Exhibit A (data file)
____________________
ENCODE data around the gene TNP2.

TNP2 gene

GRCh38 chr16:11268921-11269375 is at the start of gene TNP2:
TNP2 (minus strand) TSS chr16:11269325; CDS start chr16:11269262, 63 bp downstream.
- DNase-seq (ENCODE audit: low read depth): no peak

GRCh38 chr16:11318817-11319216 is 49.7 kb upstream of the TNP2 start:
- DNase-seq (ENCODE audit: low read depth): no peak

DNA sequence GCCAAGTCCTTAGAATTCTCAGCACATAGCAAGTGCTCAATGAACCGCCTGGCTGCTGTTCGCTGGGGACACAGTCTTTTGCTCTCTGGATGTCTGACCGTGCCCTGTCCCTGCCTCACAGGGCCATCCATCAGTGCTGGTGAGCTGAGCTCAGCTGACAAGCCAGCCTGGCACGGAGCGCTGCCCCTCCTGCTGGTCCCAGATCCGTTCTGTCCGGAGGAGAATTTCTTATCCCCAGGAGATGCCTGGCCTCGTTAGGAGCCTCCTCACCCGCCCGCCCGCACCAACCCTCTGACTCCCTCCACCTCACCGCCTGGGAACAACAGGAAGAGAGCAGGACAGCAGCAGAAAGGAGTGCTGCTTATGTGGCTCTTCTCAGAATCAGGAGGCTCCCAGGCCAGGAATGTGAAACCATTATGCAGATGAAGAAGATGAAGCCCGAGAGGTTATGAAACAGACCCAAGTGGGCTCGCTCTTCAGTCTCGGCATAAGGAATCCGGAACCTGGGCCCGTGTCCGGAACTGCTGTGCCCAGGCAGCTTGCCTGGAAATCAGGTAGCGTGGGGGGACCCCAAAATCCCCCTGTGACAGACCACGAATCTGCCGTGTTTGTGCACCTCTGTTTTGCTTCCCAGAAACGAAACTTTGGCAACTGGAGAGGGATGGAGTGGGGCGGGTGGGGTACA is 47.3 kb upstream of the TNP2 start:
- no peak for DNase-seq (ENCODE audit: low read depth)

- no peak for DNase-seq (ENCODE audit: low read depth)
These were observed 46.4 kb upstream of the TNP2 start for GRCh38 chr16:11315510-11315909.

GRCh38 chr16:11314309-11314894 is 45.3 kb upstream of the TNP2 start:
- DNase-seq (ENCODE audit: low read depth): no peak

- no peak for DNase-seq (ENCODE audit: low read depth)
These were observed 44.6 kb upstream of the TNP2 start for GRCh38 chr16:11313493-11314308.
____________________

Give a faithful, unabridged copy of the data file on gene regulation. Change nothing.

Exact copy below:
ENCODE data around the gene TNP2.

TNP2 gene

GRCh38 chr16:11268921-11269375 is at the start of gene TNP2:
TNP2 (minus strand) TSS chr16:11269325; CDS start chr16:11269262, 63 bp downstream.
- DNase-seq (ENCODE audit: low read depth): no peak

GRCh38 chr16:11318817-11319216 is 49.7 kb upstream of the TNP2 start:
- DNase-seq (ENCODE audit: low read depth): no peak

DNA sequence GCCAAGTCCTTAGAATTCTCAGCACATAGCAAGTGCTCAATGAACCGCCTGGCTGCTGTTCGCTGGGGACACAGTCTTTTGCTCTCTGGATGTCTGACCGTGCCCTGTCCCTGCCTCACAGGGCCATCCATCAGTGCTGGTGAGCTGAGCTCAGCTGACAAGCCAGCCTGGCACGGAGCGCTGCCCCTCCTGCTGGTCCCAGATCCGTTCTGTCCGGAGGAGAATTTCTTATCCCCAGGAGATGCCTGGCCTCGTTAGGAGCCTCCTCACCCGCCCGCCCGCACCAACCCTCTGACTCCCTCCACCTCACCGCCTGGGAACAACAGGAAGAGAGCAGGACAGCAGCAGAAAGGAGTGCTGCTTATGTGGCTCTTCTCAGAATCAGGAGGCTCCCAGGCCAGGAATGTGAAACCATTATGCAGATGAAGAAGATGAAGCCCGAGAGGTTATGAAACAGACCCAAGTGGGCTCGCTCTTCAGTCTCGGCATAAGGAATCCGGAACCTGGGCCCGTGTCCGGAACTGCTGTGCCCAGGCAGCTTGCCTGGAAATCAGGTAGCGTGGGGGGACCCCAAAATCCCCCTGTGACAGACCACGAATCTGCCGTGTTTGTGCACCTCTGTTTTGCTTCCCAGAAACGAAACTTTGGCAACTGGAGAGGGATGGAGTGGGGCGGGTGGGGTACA is 47.3 kb upstream of the TNP2 start:
- no peak for DNase-seq (ENCODE audit: low read depth)

- no peak for DNase-seq (ENCODE audit: low read depth)
These were observed 46.4 kb upstream of the TNP2 start for GRCh38 chr16:11315510-11315909.

GRCh38 chr16:11314309-11314894 is 45.3 kb upstream of the TNP2 start:
- DNase-seq (ENCODE audit: low read depth): no peak

- no peak for DNase-seq (ENCODE audit: low read depth)
These were observed 44.6 kb upstream of the TNP2 start for GRCh38 chr16:11313493-11314308.